Toxicokinetics

Mild cases of acalculous cholecystitis are usually only treated for symptoms of biliary colic. Cases of acute cholecystitis can lead to sepsis and shock. The pressurized intraluminal gallbladder bile can be susceptible to bacterial seeding. Antibiotics are usually ineffective due to the increased intraluminal pressure and compromise of the intraluminal blood supply. Eventual perforation will lead to bile peritonitis and contribute to the shock condition. The release of inflammatory byproducts also contributes to shock and susceptibility to sepsis.

History and Physical

Mild acalculous cholecystitis may present similarly to calculous cholecystitis. Patients may have right upper quadrant abdominal pain, reproduced with deep palpation (Murphy's sign). Nausea, food intolerances, bloating, and belching may also be present. Signs of acute acalculous cholecystitis exhibit an abrupt onset of symptoms of severe right upper abdominal pain. There may be a palpable distended gallbladder. These patients present as being very ill, possibly septic and are in an ICU setting. Their white blood cell count is usually, but not always, elevated. Often they have been in the hospital for other significant illnesses or are recovering from major surgery.

Evaluation

The test of choice for chronic acalculous cholecystitis is a cholescintigraphy nuclear scan (HIDA) with the administration of cholecystokinin (CCK). This study examines the function of the gallbladder. After the radionuclide is administered, CCK is given to stimulate the gallbladder to empty. A calculated ejection fraction of 35% or less may be indicative of hypokinetic functioning of the gallbladder. An ultrasound of the gallbladder may also be useful. If this shows a thickened gallbladder wall of over 3.5 mm, this may be due to cholecystitis.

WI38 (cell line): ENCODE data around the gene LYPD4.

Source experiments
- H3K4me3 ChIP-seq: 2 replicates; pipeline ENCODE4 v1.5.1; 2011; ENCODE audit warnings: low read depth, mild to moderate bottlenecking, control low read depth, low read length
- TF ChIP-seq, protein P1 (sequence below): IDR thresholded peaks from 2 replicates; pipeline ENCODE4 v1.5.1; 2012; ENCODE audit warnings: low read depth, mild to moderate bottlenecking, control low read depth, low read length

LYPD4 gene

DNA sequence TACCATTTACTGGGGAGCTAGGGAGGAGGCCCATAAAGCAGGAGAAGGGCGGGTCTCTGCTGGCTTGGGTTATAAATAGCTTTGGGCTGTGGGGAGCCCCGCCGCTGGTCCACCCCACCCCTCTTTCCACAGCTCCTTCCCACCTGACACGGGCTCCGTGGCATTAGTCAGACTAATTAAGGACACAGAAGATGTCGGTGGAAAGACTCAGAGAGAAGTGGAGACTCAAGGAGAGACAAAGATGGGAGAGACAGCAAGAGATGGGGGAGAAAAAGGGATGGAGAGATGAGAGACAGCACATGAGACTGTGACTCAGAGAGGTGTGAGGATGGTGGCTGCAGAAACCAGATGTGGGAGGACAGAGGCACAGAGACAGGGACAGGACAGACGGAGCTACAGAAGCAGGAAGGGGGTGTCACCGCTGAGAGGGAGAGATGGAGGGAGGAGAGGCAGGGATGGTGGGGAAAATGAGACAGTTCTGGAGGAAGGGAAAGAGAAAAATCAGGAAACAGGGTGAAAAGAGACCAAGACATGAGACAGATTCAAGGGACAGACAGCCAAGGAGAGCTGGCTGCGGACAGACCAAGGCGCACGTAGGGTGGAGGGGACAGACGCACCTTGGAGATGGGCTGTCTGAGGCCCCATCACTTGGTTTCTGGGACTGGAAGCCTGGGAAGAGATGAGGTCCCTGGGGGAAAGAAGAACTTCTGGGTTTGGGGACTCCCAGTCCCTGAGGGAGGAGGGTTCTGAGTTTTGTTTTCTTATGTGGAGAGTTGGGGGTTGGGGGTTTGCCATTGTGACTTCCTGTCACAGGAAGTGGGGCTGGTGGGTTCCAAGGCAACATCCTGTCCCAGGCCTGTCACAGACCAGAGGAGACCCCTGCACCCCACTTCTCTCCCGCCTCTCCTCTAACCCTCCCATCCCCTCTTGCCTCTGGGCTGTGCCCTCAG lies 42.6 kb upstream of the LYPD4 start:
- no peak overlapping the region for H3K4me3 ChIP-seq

Blood work is not diagnostic but will reveal an elevated WBC and abnormal liver function tests.

The diagnosis of acute acalculous cholecystitis can often be made with an ultrasound of the abdomen. The gallbladder will show a significantly thickened wall with edema and possible pericholecystic fluid. CT scans may also make this diagnosis. If there is still uncertainty of the diagnosis, then a HIDA scan can be done. Acute cholecystitis will result in no filling of the gallbladder with the radionuclide material.[5][10]

Treatment / Management

Patients with acalculous cholecystitis are very ill and need to be stabilized before any procedure can be done. In those patients who are unstable, one may consider the placement of a percutaneous drainage tube in the gallbladder by the radiologist. Another option is Stent placement via ERCP to decompress the gallbladder. 

Chronic acalculous cholecystitis is treated the same as cholecystitis with stones. Laparoscopic cholecystectomy is the treatment of choice. An open cholecystectomy can also be performed if there is a contraindication to laparoscopic surgery. Acute cholecystitis must be addressed fairly urgently because rapid progression and deterioration may result if untreated. The best definitive therapy is cholecystectomy, either laparoscopic or open. If the patient is too unstable to undergo major surgery, then percutaneous drainage is needed with possible definitive cholecystectomy at a later date. Administration of broad-spectrum antibiotics is routinely done. However, this is usually not effective. There is minimal penetration of antibiotics into the pressurized gallbladder, but they will help treat any systemic bacteremia.[4][11][12]

Differential Diagnosis

  • Cholangitis
  • Acute cholecystitis
  • Pancreatitis
  • Hepatitis

Prognosis

Acalculous cholecystitis is a serious illness that has high morbidity and mortality. The reported mortality of the condition varies from 30--50% depending on the age of the patient. Even those who survive have a long recovery that can take months.

Complications

  • Perforation of the gallbladder
  • Gangrene of the gallbladder
  • Sepsis

Postoperative and Rehabilitation Care

Most patients are kept NPO until the clinical status has improved. Thus, IV hydration is necessary